The M.A., Ed.M., and Ed.D. programs in Adult Learning and Leadership are structured around a sequence of core courses, research requirements and electives.

      Each program has between two and three required foundations courses. In addition, students may choose courses to take in the areas of adult development, adult learning theory and applications, program development and evaluation, systems learning, leadership, strategy and management, human resource development, group dynamics, organizational behavior, technology, conflict resolution, and research. At least one course is to be taken (or in some cases, can be transferred from prior accredited graduate study) in each of these twelve areas, no matter what the degree level. Many of these courses are offered by the ADUL Program or the O &L Department; other courses can be taken elsewhere in Teachers College or Columbia University.

      Foundations (6-9 credits, depending on degree program):

      • ORLD 4050 Introduction to adult and continuing ed (3)
      • ORLD 4053 Facilitating adult learning (3)
      • ORLD 5057 Adult learning & ed: Theory & practice (3)

      Adult Development (3-6 credits, depending on degree program):

      • ORLD 4051 How adults learn (3)
      • ORLD 5070 Leadership for adult development (3)
      • HUDK 4024 Developmental psychology: Adult learning and the lifespan (3)
      • HUDK 5023 Cognitive development (3)
      • HUDK 5027 Moral development (3)
      • HUDK 5028 Spiritual development across the lifespan (3)

      Adult Learning Theory and Applications (6-14 credits, depending on degree program):

      • ORLD 4060 Coaching from an adult learning perspective (3)
      • ORLD 4091 Somatics: Mind/body approach to leadership development (3)
      • ORLD 4815 Developing critical thinkers (1)
      • ORLD 4827 Fostering transformative learning (2-3)
      • ORLD 4828 Imagination, authenticity, and individuation in transformative learning (2-3)
      • ORLD 4844 Helping adults learn (1)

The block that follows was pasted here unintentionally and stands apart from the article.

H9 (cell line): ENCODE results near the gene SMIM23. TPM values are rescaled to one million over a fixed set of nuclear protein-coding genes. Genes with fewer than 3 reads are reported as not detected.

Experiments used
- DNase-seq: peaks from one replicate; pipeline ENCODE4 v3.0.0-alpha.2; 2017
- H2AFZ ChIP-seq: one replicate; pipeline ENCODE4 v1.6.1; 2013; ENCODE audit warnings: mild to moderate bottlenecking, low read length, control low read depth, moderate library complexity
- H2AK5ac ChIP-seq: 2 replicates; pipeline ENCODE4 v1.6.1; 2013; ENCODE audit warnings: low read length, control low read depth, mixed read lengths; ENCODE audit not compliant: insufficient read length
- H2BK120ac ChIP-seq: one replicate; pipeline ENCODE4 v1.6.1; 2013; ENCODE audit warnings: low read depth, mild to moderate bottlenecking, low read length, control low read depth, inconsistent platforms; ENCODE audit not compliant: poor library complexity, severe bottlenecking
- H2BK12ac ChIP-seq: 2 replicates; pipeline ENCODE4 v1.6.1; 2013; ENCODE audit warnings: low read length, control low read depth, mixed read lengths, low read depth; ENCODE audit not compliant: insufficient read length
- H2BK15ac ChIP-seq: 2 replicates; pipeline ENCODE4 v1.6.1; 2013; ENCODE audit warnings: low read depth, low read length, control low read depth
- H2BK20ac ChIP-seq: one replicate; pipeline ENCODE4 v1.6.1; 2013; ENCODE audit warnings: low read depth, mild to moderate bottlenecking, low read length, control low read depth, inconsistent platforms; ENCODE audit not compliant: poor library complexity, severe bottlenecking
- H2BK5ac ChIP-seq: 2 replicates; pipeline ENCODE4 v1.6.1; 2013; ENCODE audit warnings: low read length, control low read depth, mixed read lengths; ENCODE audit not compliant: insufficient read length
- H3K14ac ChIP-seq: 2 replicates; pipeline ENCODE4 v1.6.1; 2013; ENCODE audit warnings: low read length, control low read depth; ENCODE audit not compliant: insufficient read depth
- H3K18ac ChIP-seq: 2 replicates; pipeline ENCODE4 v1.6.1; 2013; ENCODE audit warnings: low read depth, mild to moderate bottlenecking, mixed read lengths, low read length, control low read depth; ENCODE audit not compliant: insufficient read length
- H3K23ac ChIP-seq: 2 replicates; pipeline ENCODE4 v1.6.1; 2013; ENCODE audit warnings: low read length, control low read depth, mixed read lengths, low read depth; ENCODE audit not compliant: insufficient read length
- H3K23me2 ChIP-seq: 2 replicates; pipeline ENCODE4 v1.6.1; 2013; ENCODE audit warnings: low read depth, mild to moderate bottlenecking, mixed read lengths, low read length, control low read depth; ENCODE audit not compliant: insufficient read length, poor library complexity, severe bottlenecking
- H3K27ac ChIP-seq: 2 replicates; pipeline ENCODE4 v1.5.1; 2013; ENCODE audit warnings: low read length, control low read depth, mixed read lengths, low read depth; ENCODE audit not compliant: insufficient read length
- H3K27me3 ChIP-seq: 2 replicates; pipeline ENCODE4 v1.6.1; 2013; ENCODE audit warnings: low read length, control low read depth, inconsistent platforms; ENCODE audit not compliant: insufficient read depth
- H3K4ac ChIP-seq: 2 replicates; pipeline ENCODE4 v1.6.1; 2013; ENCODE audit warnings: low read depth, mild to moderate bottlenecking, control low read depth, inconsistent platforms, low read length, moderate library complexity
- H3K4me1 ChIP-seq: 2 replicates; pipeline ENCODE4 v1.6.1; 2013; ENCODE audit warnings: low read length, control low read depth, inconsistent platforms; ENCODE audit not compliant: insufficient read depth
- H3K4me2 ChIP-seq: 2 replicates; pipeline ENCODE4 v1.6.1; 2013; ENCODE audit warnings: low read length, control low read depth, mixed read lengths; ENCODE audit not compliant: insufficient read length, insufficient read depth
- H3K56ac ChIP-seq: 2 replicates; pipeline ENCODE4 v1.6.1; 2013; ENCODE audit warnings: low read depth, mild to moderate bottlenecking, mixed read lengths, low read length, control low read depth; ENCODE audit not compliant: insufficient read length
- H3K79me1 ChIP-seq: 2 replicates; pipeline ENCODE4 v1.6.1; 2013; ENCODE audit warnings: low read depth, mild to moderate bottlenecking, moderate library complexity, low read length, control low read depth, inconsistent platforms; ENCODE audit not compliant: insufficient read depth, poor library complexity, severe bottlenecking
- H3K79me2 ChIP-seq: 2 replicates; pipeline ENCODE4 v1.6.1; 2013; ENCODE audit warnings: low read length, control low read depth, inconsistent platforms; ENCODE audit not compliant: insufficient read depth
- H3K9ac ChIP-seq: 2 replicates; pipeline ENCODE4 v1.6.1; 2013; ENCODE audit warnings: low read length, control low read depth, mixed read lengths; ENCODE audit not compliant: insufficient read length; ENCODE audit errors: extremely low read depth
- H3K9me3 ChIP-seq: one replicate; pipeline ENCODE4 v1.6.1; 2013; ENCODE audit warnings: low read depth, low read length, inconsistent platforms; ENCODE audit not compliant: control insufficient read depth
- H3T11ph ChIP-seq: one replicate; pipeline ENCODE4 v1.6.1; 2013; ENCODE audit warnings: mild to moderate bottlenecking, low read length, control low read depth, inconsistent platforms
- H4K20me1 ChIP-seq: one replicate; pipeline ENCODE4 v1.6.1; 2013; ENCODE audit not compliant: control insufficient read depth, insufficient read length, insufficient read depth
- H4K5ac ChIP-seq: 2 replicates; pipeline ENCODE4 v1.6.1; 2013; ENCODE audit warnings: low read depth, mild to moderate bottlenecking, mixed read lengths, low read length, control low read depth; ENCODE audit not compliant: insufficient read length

• ORLD 4850 Discussion as a way of teaching (1)
      • ORLD 4855 Learning as a way of leading (1)
      • ORLD 5057 Adult learning and education: Theory and practice (3)
      • ORLD 5815 Critical theory and adult learning (1)

      Program Development and Evaluation (3 credits):

      • ORLD 5053 Developing and managing adult learning programs (3)
      • ORL 5522 Evaluation methods I (3)

      Systems Learning (3 credits):

      • ORLD 5823 Building 21st century organizational capability with cultural intelligence (CQ) (3)
      • ORLD 5550 Research on organizational learning (3)
      • ORLD 5061 The learning organization (3)
      • ORLJ 4800 Conflict and complexity: A dynamical system approach to addressing protracted conflict (3)

      Leadership (3 credits):

      • ORLD 5023 Leadership and self-development (3)
      • ORLD 5540 Social entrepreneurship & leadership (3)
      • ORLD 5821 Leveraging emotional intelligence (EQ) to enhance organizational effectiveness (3)
      • ORLJ 5005 Leadership and supervision (3)

      Strategy and Management (3 credits):

      • ORLD 4085 Management & leadership skills in practice (3)
      • ORLD 5054 Strategy development as a learning process in organizations (3)
      • ORLD 6054 Learning to think strategically (3)
      • ORLJ 4002 Functions of organizations (3)

      Human Resource Development (3 credits):

      • ORLD 5055 Staff development and training (3)
      • ORLD 5062 Human resource development in organizations (3)
      • ORLD 5073 Action learning design and coaching (3)
      • ORLD 5900 Research & independent study in adult lrng (depending on focus; check with advisor) (3)
      • ORLD 6900 Research & independent study in adult lrng (depending on focus; check with advisor) (3)
      • ORLJ 5003 Human resource management (3)

      Group Dynamics (3 credits):

      • ORLD 5822 Building productive relationships with social intelligence (SQ) (3)
      • ORL 5362 Group dynamics: A systems perspective (3)
      • ORLJ 5017 Small group intervention: Improving team performance (3)

      Organizational Behavior (3 credits):

      • ORLD 5822 Building productive relationships with social intelligence (SQ) (3)
      • ORLA 4010 Introduction to organizational analysis in education (3)
      • ORLJ 4005 Organizational psychology (3) (Note: This is a prerequisite for many ORLJ courses)
      • ORLJ 5045 Organizational dynamics and theory (3)

      Technology (3 credits):

      • ORLD 5050 Mobile learning design for professional growth (3)
      • ORLD 5060 Learning and technology in organizations (3)
      • MSTU 4039 Video games in education (3)
      • MSTU 4040 Mobile learning (3)
      • MSTU 4083 Instructional design of educational technology (3)
      • A&H 4089 Aesthetics of technology (3)

      Conflict Resolution (minimum of 3 points):

      • ORLJ 5148 Managing conflicts in organizations (3)
      • ORLJ 5340 Adaptive negotiation & conflict resolution (3)